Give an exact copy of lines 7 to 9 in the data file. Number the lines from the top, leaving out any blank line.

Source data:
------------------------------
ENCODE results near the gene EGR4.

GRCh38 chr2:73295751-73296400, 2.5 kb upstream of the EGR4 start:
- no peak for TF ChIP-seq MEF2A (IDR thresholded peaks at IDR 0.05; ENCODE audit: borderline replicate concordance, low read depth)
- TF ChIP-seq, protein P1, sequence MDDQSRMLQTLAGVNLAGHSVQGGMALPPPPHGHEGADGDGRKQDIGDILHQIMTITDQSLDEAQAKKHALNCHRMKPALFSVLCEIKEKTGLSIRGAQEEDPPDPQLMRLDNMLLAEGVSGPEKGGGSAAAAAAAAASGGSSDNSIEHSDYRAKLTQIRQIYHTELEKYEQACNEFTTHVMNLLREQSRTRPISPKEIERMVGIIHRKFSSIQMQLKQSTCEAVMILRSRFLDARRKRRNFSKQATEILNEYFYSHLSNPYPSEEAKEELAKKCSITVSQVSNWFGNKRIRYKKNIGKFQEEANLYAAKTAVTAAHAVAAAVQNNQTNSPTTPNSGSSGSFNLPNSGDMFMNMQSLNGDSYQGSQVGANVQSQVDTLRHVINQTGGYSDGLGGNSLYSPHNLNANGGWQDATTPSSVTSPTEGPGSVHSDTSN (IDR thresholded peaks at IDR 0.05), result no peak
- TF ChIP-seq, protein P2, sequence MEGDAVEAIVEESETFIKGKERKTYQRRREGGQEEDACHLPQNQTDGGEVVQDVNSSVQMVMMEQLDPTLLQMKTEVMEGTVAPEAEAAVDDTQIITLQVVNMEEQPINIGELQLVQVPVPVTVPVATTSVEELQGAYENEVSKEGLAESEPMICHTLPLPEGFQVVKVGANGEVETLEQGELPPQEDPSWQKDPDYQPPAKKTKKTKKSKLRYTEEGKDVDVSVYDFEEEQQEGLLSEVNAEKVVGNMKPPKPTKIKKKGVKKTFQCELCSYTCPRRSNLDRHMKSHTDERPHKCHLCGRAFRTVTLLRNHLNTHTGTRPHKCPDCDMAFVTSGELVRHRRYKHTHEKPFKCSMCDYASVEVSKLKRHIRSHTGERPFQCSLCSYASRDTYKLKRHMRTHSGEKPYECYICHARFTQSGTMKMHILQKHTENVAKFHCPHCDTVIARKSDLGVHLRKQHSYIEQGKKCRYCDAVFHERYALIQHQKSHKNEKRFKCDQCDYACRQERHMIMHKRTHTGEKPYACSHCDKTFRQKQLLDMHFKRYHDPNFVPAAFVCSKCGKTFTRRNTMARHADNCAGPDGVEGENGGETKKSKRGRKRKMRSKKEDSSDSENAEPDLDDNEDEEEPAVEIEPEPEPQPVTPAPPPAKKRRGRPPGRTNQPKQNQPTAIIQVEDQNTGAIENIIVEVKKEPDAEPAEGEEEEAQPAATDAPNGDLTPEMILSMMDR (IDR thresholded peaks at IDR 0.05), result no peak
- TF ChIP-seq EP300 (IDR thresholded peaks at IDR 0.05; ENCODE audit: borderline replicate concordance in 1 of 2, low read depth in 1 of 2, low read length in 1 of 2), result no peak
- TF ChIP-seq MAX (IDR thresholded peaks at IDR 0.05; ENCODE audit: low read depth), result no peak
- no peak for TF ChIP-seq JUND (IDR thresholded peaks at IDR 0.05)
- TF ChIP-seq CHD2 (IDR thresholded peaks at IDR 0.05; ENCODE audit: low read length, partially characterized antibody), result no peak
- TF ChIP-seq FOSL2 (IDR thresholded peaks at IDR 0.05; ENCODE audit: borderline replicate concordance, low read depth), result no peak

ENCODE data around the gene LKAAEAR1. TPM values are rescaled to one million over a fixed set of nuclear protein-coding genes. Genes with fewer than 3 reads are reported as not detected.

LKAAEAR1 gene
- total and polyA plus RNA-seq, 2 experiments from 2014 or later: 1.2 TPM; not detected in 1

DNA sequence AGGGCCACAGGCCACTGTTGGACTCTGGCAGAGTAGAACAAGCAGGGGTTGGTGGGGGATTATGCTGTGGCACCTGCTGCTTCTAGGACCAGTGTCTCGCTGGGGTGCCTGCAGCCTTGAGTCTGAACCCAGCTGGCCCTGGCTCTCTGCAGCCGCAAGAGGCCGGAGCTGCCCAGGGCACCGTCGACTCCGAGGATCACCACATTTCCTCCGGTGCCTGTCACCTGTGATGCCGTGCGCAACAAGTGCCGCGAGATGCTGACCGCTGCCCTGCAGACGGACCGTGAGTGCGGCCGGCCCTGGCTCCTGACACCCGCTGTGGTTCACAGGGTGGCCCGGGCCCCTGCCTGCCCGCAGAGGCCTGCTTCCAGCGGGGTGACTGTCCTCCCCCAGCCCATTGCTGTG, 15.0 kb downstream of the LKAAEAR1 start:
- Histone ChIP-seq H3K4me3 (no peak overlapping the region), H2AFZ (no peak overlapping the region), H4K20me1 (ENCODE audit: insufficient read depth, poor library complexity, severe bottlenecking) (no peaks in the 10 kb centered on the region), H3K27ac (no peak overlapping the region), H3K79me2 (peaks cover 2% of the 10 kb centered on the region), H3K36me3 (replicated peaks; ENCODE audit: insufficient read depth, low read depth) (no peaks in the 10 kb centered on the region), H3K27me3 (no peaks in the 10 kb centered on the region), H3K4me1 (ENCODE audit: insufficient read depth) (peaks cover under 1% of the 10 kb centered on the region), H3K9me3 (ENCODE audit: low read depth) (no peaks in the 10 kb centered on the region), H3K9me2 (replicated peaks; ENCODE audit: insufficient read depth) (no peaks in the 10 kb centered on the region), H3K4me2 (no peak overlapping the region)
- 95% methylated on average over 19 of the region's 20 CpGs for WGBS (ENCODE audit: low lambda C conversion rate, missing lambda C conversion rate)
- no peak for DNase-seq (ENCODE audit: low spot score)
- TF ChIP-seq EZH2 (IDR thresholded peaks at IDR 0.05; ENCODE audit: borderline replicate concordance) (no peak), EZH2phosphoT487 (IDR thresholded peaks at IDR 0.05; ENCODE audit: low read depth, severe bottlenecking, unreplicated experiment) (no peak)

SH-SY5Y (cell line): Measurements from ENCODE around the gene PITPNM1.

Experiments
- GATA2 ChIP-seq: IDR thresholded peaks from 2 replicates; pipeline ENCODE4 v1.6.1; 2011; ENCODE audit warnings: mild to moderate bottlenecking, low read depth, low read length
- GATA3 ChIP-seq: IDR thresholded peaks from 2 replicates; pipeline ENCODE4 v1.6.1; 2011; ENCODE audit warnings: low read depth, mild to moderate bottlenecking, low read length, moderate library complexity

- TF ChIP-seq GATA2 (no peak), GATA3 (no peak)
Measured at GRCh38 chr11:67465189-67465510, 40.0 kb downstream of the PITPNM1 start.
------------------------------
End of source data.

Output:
- TF ChIP-seq MAX (IDR thresholded peaks at IDR 0.05; ENCODE audit: low read depth), result no peak
- no peak for TF ChIP-seq JUND (IDR thresholded peaks at IDR 0.05)
- TF ChIP-seq CHD2 (IDR thresholded peaks at IDR 0.05; ENCODE audit: low read length, partially characterized antibody), result no peak